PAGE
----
And Cormas lacks a little curiosity when he notes that, “former students that I ran into years later often told me that they do not use problem-solving as teachers. Instead, they reverted to simply asking students to memorize science and mathematics information. They told me the reason for this is that teachers in their present schools do not use problem-solving. I find this troubling.”

Is it worth considering – I mean, just for a moment – whether the experienced professionals who teach science and maths every day may be avoiding problem-solving for a reason? Is their craft knowledge worth exploring? At all?

The reason the grizzled old teachers are misbehaving, of course, is that learning through problem-solving is, at best, extremely inefficient and, at worst, does not work. One of the peculiarities of our species is that we have evolved the means to communicate complex ideas to each other. This has enabled us to pick-up where a previous generation left-off and develop ever more sophisticated iterations of science and mathematics. It seems perverse to cast this aside and insist that children figure out science and mathematics for themselves.

Research of this kind will continue to take place in universities. I see no prospect of that changing. So, as a profession, we need to seek new ways to disrupt and bypass these institutions that teach our newest members all the wrong things. As teachers, we need to be at the centre of that disruption, taking charge of our profession for ourselves.

The Next Generation Science Standards are a Trojan Horse filled with all of the essential ingredients of a Common Core approach to teaching K to 12 science with a decided emphasis on discovery learning and project-based problem solving. Achieve is the corporate think tank behind the creation of the NGSS, leveraging their push via the worn out straw-man argument that “the memorization of disconnected facts” is the bane of science instruction. Treating very young, novice learners as if they are equally equipped to solve problems as adult scientists is wrong on every level. Discovery learning is slow, frustrating, ineffective, unfair, and a major turn-off for students who desperately need a sage on the stage – not a guide on the side. The new twist coming from NGSS is the bashing of teaching science in “silos” (traditional disciplines) while pushing integrated instruction at each grade level. Abandoning the traditional scope and sequence is being foisted on teachers with absolutely no evidence to support the claims of superiority. Instead, we get the conflation of how professional scientists conduct their work with the best ways for children to learn the basics. There is enough mumbo-jumbo and edu-jargon in the NGSS Trojan Horse to fool administrators, BOEs, and parents into thinking that the long debunked discovery method and the “one inch wide, one mile deep” approach is a new, shiny silver bullet that will magically transform children into mini-adults.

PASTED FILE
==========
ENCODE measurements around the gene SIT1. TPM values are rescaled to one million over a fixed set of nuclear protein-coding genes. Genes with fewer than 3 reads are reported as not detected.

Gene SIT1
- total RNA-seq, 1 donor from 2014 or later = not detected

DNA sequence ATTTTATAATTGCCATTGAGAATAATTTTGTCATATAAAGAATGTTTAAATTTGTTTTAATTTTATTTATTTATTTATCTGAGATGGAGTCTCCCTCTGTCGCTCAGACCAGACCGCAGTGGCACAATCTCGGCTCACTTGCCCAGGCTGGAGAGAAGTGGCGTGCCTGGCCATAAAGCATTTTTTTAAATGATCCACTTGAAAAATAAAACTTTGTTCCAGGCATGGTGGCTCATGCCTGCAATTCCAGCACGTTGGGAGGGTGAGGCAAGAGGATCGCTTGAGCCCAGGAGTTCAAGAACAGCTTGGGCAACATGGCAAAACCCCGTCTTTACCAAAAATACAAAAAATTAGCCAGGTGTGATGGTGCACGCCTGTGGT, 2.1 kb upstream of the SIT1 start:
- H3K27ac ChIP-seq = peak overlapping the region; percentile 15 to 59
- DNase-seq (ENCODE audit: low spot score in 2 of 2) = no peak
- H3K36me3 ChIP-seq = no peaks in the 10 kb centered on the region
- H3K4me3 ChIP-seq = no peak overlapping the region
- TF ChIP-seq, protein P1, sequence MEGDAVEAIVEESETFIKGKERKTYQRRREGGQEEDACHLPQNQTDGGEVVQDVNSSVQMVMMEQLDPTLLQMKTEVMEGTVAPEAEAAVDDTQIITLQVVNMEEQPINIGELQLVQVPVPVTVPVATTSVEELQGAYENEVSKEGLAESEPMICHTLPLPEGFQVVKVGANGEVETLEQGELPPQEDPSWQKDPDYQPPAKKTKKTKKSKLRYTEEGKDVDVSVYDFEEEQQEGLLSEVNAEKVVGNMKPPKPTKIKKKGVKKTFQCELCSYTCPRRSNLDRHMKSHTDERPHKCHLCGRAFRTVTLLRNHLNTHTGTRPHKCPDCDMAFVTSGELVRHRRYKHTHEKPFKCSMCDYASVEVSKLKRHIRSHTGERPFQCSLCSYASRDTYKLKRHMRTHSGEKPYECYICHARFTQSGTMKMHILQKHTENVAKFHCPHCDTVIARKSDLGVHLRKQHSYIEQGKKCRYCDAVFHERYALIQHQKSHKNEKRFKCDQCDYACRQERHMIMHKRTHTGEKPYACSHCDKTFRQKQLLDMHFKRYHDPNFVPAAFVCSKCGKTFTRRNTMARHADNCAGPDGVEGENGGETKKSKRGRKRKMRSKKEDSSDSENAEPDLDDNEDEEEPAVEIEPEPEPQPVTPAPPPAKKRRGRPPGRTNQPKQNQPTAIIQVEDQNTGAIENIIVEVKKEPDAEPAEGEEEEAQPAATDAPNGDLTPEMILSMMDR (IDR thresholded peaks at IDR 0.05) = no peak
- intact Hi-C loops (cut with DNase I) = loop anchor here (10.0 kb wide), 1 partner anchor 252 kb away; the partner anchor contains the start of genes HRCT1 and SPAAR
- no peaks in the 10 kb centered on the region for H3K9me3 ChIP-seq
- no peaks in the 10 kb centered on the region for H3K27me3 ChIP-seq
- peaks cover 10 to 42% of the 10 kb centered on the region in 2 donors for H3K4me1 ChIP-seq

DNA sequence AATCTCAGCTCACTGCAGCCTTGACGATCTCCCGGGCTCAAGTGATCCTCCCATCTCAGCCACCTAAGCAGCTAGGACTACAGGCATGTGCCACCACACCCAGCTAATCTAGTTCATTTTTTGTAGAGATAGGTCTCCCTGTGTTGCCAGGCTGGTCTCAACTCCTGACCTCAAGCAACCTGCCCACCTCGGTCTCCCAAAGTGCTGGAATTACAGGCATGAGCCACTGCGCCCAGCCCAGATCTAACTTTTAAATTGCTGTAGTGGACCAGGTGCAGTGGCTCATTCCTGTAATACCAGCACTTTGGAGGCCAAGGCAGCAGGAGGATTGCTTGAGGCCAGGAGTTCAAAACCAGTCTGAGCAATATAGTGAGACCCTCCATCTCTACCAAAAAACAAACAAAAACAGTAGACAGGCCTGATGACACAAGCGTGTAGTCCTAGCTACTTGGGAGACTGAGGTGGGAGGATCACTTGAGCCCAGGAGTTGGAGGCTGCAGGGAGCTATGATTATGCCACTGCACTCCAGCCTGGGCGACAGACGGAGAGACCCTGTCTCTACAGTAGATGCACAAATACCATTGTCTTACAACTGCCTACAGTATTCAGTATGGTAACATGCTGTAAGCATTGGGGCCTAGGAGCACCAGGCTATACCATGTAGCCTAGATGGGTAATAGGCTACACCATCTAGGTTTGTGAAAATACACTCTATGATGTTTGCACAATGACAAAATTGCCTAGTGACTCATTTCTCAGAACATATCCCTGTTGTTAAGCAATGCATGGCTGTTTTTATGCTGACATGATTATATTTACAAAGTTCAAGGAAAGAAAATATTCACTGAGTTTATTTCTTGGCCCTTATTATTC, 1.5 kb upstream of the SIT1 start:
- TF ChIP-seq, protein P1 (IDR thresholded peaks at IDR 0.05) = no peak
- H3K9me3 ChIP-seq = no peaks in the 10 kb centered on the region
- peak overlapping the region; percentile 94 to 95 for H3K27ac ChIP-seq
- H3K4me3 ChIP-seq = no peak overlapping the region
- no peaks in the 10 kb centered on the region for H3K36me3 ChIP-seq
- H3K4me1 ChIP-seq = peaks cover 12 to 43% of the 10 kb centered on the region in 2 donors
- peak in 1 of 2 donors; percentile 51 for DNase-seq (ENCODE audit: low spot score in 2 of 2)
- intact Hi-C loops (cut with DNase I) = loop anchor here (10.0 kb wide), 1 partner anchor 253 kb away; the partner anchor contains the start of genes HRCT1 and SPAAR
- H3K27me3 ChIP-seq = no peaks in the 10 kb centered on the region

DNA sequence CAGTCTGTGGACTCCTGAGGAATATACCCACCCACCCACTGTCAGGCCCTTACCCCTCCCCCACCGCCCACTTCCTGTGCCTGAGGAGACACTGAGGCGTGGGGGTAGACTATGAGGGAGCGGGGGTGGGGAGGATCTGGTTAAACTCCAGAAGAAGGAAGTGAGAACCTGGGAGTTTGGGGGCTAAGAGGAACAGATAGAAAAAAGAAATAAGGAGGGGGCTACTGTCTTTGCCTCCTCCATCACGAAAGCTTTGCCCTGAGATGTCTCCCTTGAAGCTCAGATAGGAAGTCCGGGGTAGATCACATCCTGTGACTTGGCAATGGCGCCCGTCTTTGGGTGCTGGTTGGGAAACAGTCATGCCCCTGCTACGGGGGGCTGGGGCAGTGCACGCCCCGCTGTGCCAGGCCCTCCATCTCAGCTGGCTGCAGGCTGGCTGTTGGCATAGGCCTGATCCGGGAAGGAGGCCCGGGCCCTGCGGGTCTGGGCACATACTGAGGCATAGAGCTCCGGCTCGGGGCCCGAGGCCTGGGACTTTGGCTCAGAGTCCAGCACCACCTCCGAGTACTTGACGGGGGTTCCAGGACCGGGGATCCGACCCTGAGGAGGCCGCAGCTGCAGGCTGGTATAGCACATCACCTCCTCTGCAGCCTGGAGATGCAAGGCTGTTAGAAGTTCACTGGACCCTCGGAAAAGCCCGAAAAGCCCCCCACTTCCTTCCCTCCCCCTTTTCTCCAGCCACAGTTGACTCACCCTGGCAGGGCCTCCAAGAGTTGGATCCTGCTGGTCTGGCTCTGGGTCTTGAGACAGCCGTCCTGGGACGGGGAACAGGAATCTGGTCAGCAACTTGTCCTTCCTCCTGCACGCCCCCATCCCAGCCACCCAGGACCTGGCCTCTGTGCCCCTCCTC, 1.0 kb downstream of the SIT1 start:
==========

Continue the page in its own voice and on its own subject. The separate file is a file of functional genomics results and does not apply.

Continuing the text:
George Polya, the Stanford math professor authored a book called “How to Solve It”. It was a book written for an audience of upper grade high school students and college students who had some degree of expertise in math. It has largely been misinterpreted as a guide to teaching how to solve problems. Problem solving is something that cannot be taught in isolation. It is done in tandem with domain specific knowledge; there is no general “problem solving” schema. (See http://citeseerx.ist.psu.edu/viewdoc/download?doi=10.1.1.849.5087&rep=rep1&type=pdf )

Polya himself has also said: “Solving problems is a practical art, like swimming, or skiing, or playing the piano: you can learn it only by imitation and practice.”